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Julie A. Dopheide, PharmD, BCPP, FASHP

As one of the first pharmacists awarded Board Certification in Psychiatric Pharmacy (BCPP) back in 1996, I appreciate the opportunity to share:

  1. the value of BCPP to my career,
  2. lessons learned at the 2021 BPS Fall meeting about how BCPP compares to other specialties and
  3. my experience on the BCPP council, as an item writer, and what sets the BCPP apart from other certifications.

All have confirmed my belief that BCPP is the gold standard for pharmacists practicing in mental health and SUD recovery.

Value of Board Certified Psychiatric Pharmacist (BCPP) to My Career

Achieving the BCPP credential after my PharmD has opened doors for me as a “pharmacist specialist” in psychiatry, with well-recognized expertise in caring for persons with severe mental illness through patient communication and by recommending safe and effective drug treatment. This recognition has been helpful for both the interdisciplinary acceptance of my place on psychiatric treatment teams for children and adults and validation of my role as a credentialled mental health provider in nonpsychiatric settings including as a Patient Centered Medical Home (PCMH) provider on “Skid Row” in Los Angeles. The BCPP credential has also made it possible for me to serve as a residency program director (RPD) and preceptor. The American Society of Health Systems Pharmacists (ASHP) requires that all RPDs for post-graduate year 2 (PGY2) psychiatric pharmacy residencies maintain the BCPP because it verifies expertise in psychiatry.

In 2013, Veterans Administration Healthcare (VHA) realized that funding additional PGY2 psychiatric pharmacy residencies was the best way to recruit appropriately trained pharmacists to serve the mental health needs of Veterans. PGY2 psychiatric pharmacy residency graduates can immediately qualify to take the BCPP certification examination and add to the VA pharmacy workforce. Kaiser Permanente, Genoa Healthcare and other national health systems have also expanded their BCPP workforce aiming to improve mental health outcomes and population health. The expansion of residency programs and increasing demand for BCPPs has helped my home organization, CPNP, grow to nearly 3,000 members strong! BCPP members of CPNP are active in developing toolkits and programming that have and continue to advance my practice.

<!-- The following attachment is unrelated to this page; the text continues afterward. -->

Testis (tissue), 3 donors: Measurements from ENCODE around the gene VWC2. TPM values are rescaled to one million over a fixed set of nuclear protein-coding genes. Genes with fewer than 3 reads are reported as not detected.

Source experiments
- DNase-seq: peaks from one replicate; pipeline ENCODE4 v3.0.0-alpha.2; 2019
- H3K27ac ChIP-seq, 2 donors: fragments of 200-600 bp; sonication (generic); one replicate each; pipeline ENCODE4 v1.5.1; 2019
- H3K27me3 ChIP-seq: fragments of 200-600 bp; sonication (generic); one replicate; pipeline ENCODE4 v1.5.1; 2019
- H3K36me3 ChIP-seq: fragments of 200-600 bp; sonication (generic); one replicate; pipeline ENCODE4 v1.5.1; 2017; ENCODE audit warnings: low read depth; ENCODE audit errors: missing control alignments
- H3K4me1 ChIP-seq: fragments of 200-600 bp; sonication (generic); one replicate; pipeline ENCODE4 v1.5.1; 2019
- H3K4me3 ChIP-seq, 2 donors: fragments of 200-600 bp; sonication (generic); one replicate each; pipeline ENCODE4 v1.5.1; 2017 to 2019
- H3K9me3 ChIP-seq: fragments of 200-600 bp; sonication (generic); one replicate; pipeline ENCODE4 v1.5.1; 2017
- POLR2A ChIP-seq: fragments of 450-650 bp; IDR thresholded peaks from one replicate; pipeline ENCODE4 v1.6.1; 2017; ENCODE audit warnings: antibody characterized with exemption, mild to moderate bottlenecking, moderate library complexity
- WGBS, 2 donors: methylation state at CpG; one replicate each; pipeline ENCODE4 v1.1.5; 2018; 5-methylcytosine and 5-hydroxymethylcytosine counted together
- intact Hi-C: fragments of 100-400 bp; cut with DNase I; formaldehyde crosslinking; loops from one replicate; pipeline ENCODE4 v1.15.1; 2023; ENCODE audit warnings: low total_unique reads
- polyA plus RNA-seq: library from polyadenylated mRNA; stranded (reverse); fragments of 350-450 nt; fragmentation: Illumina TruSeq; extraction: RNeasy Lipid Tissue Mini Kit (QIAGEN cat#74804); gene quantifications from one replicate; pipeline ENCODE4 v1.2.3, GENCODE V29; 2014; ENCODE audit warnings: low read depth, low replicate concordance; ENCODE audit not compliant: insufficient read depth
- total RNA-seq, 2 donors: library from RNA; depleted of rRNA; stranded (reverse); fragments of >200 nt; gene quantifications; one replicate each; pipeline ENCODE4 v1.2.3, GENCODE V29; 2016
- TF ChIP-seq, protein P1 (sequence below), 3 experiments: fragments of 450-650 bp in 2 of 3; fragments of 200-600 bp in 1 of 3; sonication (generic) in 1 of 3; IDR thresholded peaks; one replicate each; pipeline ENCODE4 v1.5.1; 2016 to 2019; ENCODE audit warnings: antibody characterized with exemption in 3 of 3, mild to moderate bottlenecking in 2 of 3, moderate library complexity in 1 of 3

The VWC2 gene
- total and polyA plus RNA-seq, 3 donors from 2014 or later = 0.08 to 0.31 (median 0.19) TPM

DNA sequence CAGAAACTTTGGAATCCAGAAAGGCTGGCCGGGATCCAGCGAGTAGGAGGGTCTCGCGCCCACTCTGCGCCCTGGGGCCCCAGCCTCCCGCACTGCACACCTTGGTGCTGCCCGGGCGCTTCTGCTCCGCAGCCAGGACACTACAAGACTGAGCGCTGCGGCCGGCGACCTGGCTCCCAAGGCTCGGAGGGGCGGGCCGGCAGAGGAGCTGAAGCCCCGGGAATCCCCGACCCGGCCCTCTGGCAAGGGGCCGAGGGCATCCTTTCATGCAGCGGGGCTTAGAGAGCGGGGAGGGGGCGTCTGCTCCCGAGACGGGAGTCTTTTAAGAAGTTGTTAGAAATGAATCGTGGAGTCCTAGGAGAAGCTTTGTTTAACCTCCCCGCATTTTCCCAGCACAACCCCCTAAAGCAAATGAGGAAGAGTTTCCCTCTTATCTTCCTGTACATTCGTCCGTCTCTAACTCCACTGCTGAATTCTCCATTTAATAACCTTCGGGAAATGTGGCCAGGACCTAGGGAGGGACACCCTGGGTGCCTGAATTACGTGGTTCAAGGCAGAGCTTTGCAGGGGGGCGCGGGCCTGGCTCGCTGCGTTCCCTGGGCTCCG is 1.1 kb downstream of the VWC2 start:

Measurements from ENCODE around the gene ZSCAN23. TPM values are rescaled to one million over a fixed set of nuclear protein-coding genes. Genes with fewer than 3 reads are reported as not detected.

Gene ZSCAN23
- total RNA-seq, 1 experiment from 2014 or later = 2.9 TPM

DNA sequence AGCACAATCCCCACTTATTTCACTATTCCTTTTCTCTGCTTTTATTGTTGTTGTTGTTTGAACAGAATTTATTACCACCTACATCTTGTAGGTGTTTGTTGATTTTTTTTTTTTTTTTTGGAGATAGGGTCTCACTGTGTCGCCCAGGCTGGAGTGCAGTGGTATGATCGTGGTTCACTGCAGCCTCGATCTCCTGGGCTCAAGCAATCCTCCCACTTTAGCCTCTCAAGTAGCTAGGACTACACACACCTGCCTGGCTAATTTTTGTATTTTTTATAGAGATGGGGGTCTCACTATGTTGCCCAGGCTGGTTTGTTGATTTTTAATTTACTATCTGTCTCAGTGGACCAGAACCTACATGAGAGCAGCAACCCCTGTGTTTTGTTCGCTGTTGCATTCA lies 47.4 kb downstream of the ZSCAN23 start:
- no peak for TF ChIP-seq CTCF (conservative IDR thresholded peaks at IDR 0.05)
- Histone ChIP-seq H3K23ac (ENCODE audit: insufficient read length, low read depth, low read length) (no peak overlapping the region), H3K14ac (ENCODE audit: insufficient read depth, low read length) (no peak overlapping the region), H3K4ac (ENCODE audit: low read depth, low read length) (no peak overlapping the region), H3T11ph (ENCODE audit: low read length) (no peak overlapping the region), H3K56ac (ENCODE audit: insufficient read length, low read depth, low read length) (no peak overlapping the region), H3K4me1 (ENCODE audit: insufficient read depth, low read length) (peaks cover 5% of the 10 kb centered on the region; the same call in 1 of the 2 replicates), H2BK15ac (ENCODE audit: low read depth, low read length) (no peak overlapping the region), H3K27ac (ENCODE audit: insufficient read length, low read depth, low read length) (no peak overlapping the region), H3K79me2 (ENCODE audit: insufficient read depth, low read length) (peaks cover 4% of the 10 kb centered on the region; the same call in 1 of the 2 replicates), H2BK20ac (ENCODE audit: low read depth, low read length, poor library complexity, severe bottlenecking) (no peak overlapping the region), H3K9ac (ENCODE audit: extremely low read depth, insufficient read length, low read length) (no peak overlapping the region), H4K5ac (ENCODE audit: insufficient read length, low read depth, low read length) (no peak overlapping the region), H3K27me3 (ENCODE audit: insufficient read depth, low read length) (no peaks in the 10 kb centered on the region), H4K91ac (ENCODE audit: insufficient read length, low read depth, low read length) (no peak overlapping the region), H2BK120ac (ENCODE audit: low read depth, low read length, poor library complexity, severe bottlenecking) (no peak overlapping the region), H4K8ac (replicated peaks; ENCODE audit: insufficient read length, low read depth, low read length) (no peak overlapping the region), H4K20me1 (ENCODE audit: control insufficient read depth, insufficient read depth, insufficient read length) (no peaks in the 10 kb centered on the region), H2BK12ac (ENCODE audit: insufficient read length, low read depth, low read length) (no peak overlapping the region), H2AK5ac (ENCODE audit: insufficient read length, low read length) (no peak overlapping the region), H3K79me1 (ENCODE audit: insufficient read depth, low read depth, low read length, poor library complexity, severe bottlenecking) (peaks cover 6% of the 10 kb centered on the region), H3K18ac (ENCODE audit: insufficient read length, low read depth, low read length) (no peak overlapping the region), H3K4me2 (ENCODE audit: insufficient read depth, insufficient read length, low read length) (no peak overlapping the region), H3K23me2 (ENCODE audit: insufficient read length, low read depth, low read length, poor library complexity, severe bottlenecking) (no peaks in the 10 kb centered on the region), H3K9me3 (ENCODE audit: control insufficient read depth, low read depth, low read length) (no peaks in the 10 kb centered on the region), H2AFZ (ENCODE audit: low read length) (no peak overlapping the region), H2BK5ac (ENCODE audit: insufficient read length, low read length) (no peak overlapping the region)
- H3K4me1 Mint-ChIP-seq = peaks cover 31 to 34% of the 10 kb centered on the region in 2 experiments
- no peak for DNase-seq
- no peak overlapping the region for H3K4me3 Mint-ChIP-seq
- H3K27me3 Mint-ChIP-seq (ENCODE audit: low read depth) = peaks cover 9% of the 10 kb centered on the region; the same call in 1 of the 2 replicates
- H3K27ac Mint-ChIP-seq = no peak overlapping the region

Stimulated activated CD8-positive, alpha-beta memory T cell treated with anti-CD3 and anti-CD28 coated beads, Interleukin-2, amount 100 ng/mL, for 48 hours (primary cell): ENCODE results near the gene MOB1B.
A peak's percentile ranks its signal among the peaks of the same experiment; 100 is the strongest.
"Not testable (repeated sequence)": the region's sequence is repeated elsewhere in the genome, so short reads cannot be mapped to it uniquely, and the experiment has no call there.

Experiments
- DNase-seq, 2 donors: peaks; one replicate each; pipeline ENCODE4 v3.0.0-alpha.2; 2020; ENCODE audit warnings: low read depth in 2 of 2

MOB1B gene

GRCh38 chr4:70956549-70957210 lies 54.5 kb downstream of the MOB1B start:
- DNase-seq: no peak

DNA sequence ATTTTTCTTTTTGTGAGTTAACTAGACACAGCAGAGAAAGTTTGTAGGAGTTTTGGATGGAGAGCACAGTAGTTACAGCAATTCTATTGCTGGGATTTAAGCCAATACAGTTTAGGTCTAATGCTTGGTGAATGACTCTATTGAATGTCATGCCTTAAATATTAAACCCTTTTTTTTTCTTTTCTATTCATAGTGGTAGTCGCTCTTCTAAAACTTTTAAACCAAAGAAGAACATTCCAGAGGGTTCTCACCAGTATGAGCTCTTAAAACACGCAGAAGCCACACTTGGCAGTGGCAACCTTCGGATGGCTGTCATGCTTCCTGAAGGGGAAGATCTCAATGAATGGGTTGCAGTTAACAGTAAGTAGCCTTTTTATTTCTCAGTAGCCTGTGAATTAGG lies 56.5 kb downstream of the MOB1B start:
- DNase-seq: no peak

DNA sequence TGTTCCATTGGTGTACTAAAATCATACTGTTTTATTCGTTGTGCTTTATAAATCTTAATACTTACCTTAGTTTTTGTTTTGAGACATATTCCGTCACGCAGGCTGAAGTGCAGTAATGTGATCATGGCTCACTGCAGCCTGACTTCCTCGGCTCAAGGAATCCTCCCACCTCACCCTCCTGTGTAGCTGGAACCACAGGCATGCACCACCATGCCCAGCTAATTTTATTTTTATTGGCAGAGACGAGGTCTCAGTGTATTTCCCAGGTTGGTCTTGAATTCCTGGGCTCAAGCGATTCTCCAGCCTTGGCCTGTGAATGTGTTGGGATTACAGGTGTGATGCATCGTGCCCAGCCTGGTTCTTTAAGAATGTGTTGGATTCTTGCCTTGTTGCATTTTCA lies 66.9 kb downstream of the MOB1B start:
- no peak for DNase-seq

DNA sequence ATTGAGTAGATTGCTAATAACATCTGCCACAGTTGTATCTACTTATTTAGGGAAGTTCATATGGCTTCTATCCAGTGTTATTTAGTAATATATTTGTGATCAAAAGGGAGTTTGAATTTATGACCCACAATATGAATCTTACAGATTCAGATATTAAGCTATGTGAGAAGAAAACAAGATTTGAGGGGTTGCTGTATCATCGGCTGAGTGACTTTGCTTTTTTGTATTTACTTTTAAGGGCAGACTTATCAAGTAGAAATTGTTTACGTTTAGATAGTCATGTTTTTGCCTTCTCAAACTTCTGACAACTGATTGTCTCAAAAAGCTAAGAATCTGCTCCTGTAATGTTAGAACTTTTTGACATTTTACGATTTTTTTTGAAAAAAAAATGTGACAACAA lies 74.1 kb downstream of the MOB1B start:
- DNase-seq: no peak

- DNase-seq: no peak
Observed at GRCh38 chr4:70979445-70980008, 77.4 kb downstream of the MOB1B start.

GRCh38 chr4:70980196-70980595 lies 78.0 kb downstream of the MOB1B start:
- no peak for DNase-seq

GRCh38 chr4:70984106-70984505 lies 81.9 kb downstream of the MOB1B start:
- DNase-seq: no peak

Comparing BCPP to Other Specialty Certifications

As of October 16, 2021, the Board of Pharmacy Specialties (BPS) reports 51,519 Board Certified Pharmacists in the United States and Internationally.  I know, that’s amazing! Currently, BCPS is the largest and fastest growing certification with 28,123 pharmacists, (compared to 17,771 pharmacists in 2015). This is followed by BCACP (5,045), BCGP (4,646) and BCOP (3,665). There are 1,379 BCPPs (compared to 903 in 2015); compared to ~15% growth per year for BCPS, this only represents growth of approximately 5% per year. One reason for the exponential growth of BCPS is the ability of newly graduating post graduate year 1 (PGY1) residents to take the exam immediately after completing their residency while general clinical content and expertise is sharp. These more general certifications will enable a board-certified pharmacist to apply for credentialing, work directly with patients, and meet the certification requirement for many general clinical positions. BCPS and BCACP are excellent credentials, but they fall short of confirming a pharmacist is ready to pursue a career at expert level practice in mental health and substance use recovery. In my opinion, they do not sufficiently evaluate the necessary depth and breadth of expertise needed to provide CMM for individuals with these conditions which frequently coexist.